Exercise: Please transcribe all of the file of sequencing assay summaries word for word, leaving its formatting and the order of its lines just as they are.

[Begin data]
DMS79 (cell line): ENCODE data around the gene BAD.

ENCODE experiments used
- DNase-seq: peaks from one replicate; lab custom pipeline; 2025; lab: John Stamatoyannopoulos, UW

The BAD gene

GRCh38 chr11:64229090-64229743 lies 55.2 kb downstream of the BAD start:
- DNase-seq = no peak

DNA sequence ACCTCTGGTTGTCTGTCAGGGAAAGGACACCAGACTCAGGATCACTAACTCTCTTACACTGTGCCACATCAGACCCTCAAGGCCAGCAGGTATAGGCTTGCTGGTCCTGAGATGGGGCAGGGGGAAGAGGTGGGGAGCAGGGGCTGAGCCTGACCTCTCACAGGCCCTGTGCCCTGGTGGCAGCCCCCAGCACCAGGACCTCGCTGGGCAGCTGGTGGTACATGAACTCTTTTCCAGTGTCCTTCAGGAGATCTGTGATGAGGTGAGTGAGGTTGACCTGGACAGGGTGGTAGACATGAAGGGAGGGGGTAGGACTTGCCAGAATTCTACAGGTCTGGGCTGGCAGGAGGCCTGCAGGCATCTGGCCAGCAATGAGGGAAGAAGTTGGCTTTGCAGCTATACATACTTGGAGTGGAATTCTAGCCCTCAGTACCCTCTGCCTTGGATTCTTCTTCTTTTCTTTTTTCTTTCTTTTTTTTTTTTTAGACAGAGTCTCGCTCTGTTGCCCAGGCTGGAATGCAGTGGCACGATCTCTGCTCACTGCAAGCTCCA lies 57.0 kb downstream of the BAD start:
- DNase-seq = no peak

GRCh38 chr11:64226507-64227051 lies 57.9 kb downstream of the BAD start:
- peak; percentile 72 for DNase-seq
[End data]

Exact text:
DMS79 (cell line): ENCODE data around the gene BAD.

ENCODE experiments used
- DNase-seq: peaks from one replicate; lab custom pipeline; 2025; lab: John Stamatoyannopoulos, UW

The BAD gene

GRCh38 chr11:64229090-64229743 lies 55.2 kb downstream of the BAD start:
- DNase-seq = no peak

DNA sequence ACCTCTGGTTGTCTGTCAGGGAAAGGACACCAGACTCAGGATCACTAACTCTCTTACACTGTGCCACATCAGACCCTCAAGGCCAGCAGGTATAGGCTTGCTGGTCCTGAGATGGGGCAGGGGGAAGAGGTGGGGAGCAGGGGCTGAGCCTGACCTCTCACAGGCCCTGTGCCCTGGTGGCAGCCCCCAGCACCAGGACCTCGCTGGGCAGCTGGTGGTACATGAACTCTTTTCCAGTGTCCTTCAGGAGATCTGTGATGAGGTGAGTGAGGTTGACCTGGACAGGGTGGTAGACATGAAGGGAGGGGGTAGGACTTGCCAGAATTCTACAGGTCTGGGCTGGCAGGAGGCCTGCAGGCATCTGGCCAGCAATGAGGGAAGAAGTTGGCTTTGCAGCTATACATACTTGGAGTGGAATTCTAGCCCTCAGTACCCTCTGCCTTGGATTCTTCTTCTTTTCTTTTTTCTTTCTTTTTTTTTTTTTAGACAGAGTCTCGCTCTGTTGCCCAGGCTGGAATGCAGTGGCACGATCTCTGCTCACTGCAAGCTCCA lies 57.0 kb downstream of the BAD start:
- DNase-seq = no peak

GRCh38 chr11:64226507-64227051 lies 57.9 kb downstream of the BAD start:
- peak; percentile 72 for DNase-seq